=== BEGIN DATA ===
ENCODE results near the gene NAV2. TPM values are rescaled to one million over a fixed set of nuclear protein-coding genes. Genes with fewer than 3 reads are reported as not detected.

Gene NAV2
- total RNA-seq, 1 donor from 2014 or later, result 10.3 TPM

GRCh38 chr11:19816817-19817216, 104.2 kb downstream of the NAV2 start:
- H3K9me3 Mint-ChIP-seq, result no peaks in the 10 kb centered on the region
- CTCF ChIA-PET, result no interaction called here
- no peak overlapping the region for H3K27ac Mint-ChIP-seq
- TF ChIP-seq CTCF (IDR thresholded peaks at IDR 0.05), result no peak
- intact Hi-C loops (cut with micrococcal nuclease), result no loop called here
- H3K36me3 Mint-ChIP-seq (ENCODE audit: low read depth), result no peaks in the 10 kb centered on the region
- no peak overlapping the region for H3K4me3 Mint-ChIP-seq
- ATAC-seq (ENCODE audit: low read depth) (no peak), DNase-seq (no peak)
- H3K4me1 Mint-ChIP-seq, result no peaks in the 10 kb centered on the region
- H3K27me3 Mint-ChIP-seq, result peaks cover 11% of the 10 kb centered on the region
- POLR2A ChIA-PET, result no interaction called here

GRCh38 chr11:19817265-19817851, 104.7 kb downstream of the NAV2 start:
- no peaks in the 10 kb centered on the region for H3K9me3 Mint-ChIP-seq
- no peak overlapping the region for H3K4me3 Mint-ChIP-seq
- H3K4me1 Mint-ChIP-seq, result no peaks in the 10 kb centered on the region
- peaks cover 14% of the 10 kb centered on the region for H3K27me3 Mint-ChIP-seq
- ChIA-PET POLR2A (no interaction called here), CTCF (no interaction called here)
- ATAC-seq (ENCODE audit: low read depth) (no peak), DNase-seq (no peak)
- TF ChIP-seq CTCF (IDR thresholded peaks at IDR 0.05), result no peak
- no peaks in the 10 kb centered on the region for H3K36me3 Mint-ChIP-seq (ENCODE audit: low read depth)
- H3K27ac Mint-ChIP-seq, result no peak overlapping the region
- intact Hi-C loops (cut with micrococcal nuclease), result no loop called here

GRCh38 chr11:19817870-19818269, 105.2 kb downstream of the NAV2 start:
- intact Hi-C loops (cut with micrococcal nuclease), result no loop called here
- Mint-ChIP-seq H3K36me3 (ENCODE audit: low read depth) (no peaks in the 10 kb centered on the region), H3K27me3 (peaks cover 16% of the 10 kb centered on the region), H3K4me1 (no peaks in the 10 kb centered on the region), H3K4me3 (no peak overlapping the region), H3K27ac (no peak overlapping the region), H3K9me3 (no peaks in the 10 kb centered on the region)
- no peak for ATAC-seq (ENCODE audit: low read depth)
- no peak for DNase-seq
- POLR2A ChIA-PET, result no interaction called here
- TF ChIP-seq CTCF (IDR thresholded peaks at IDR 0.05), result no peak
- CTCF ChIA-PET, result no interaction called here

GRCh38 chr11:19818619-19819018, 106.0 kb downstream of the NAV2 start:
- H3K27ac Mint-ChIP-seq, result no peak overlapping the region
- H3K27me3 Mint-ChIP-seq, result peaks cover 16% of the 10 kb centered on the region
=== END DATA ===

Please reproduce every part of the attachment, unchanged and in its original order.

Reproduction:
ENCODE results near the gene NAV2. TPM values are rescaled to one million over a fixed set of nuclear protein-coding genes. Genes with fewer than 3 reads are reported as not detected.

Gene NAV2
- total RNA-seq, 1 donor from 2014 or later, result 10.3 TPM

GRCh38 chr11:19816817-19817216, 104.2 kb downstream of the NAV2 start:
- H3K9me3 Mint-ChIP-seq, result no peaks in the 10 kb centered on the region
- CTCF ChIA-PET, result no interaction called here
- no peak overlapping the region for H3K27ac Mint-ChIP-seq
- TF ChIP-seq CTCF (IDR thresholded peaks at IDR 0.05), result no peak
- intact Hi-C loops (cut with micrococcal nuclease), result no loop called here
- H3K36me3 Mint-ChIP-seq (ENCODE audit: low read depth), result no peaks in the 10 kb centered on the region
- no peak overlapping the region for H3K4me3 Mint-ChIP-seq
- ATAC-seq (ENCODE audit: low read depth) (no peak), DNase-seq (no peak)
- H3K4me1 Mint-ChIP-seq, result no peaks in the 10 kb centered on the region
- H3K27me3 Mint-ChIP-seq, result peaks cover 11% of the 10 kb centered on the region
- POLR2A ChIA-PET, result no interaction called here

GRCh38 chr11:19817265-19817851, 104.7 kb downstream of the NAV2 start:
- no peaks in the 10 kb centered on the region for H3K9me3 Mint-ChIP-seq
- no peak overlapping the region for H3K4me3 Mint-ChIP-seq
- H3K4me1 Mint-ChIP-seq, result no peaks in the 10 kb centered on the region
- peaks cover 14% of the 10 kb centered on the region for H3K27me3 Mint-ChIP-seq
- ChIA-PET POLR2A (no interaction called here), CTCF (no interaction called here)
- ATAC-seq (ENCODE audit: low read depth) (no peak), DNase-seq (no peak)
- TF ChIP-seq CTCF (IDR thresholded peaks at IDR 0.05), result no peak
- no peaks in the 10 kb centered on the region for H3K36me3 Mint-ChIP-seq (ENCODE audit: low read depth)
- H3K27ac Mint-ChIP-seq, result no peak overlapping the region
- intact Hi-C loops (cut with micrococcal nuclease), result no loop called here

GRCh38 chr11:19817870-19818269, 105.2 kb downstream of the NAV2 start:
- intact Hi-C loops (cut with micrococcal nuclease), result no loop called here
- Mint-ChIP-seq H3K36me3 (ENCODE audit: low read depth) (no peaks in the 10 kb centered on the region), H3K27me3 (peaks cover 16% of the 10 kb centered on the region), H3K4me1 (no peaks in the 10 kb centered on the region), H3K4me3 (no peak overlapping the region), H3K27ac (no peak overlapping the region), H3K9me3 (no peaks in the 10 kb centered on the region)
- no peak for ATAC-seq (ENCODE audit: low read depth)
- no peak for DNase-seq
- POLR2A ChIA-PET, result no interaction called here
- TF ChIP-seq CTCF (IDR thresholded peaks at IDR 0.05), result no peak
- CTCF ChIA-PET, result no interaction called here

GRCh38 chr11:19818619-19819018, 106.0 kb downstream of the NAV2 start:
- H3K27ac Mint-ChIP-seq, result no peak overlapping the region
- H3K27me3 Mint-ChIP-seq, result peaks cover 16% of the 10 kb centered on the region